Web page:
It’s important that children only follow the ketogenic diet under strict supervision of a paediatrician or a paediatric dietitian who can make sure that the diet is carefully balanced.20
For people whose epilepsy can be triggered by stress, exercise can be useful alongside other treatments. Many people find stress-relieving and relaxation therapies helpful, such as yoga and meditation.20
The causes of epilepsy are wide ranging, so there’s no single preventative method, but there are some simple things you can do to help lower your chances of developing it.
For people who have epilepsy, keeping a seizure diary can be an effective method of preventing epileptic seizures as it can help to pinpoint factors that are more likely to trigger a seizure, and allow you to avoid these situations in future.26
There are some devices which are able to notify others if a seizure occurs by detecting motion. These can be mattress, watch, camera or motion devices. Most of the devices available have not been proven to work in the ‘real world’ (outside of a laboratory setting) so make sure you speak to your doctor if you think you would benefit from one of these devices.27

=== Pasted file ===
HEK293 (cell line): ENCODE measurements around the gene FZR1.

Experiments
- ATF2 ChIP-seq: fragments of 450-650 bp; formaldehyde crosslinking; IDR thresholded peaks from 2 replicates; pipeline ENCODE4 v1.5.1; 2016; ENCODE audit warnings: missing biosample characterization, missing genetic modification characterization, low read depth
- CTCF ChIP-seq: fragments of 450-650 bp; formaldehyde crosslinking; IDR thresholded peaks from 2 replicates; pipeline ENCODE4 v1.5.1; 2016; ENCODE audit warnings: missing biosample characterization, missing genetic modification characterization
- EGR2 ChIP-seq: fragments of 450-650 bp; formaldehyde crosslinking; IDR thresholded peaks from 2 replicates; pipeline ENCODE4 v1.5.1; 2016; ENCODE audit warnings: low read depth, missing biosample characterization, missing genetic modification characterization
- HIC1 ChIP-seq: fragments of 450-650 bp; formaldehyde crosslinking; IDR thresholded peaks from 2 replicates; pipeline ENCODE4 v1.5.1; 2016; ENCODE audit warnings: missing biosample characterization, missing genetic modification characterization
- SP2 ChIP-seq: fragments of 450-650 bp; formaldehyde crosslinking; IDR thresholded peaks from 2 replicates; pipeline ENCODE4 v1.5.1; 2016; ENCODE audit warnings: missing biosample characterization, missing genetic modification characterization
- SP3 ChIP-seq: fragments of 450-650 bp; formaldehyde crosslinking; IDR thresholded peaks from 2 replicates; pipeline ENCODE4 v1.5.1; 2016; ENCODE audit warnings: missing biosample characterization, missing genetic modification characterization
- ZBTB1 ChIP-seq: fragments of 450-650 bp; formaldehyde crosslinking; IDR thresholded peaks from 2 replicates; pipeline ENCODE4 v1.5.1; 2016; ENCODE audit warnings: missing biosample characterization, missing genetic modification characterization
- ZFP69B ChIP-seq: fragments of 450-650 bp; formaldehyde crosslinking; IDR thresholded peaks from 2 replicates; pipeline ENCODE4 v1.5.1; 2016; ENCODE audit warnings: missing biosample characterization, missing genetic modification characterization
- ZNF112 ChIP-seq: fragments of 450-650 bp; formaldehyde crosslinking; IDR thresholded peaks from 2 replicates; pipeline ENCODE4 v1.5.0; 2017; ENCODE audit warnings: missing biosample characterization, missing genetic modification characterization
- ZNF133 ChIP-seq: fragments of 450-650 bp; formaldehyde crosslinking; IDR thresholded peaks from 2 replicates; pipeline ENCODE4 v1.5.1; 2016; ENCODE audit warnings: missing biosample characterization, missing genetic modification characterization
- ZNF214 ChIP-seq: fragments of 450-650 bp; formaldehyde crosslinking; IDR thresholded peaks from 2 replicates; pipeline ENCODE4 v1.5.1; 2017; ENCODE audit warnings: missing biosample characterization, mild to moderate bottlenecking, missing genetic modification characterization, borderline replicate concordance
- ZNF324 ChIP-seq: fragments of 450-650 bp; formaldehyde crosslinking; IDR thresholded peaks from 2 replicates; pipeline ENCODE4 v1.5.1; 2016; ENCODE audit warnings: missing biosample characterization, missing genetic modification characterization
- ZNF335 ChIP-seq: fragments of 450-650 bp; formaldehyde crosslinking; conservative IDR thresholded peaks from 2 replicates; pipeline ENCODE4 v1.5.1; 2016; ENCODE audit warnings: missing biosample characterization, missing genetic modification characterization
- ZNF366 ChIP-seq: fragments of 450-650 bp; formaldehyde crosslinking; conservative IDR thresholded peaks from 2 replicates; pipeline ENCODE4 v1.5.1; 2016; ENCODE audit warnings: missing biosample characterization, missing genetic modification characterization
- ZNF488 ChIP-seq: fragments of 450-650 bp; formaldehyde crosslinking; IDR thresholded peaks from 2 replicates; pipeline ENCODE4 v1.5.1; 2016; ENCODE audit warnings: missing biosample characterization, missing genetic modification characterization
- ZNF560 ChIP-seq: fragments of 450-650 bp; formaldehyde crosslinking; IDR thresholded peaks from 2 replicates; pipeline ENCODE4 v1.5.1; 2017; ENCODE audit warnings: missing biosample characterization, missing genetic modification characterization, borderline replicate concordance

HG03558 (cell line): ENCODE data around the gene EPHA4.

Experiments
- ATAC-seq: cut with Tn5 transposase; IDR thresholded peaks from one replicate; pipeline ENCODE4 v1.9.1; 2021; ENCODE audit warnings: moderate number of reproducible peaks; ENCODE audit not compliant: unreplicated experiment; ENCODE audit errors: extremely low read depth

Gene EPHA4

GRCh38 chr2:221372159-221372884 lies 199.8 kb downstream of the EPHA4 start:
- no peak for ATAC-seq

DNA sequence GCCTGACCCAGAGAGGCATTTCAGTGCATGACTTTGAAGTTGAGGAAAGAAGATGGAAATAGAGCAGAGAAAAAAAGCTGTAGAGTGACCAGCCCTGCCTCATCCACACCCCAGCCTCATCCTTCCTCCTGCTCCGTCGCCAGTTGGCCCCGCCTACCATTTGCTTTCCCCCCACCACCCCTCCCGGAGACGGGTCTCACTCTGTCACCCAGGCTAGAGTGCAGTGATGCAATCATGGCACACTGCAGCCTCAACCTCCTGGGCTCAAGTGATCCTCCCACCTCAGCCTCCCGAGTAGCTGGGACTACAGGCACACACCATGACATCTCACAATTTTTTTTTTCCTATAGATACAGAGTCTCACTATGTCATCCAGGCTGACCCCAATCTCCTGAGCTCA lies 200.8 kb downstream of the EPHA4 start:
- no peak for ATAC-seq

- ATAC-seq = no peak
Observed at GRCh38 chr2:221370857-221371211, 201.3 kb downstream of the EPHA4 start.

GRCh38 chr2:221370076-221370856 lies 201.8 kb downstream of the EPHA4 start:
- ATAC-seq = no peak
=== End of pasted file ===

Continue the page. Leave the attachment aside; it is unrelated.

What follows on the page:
While many people with epilepsy respond well to treatment, 30-40% of people have uncontrolled seizures that do not respond to medication.3 For this reason, there is still a lot of research being done to explore new treatments for people with epilepsy.
For example, scientists are exploring why genetics are different in people with epilepsy28 and researching new molecules that could potentially be developed into new epilepsy drugs.29 These findings could be crucial to help discover new medication for people whose seizures do not respond to current treatments.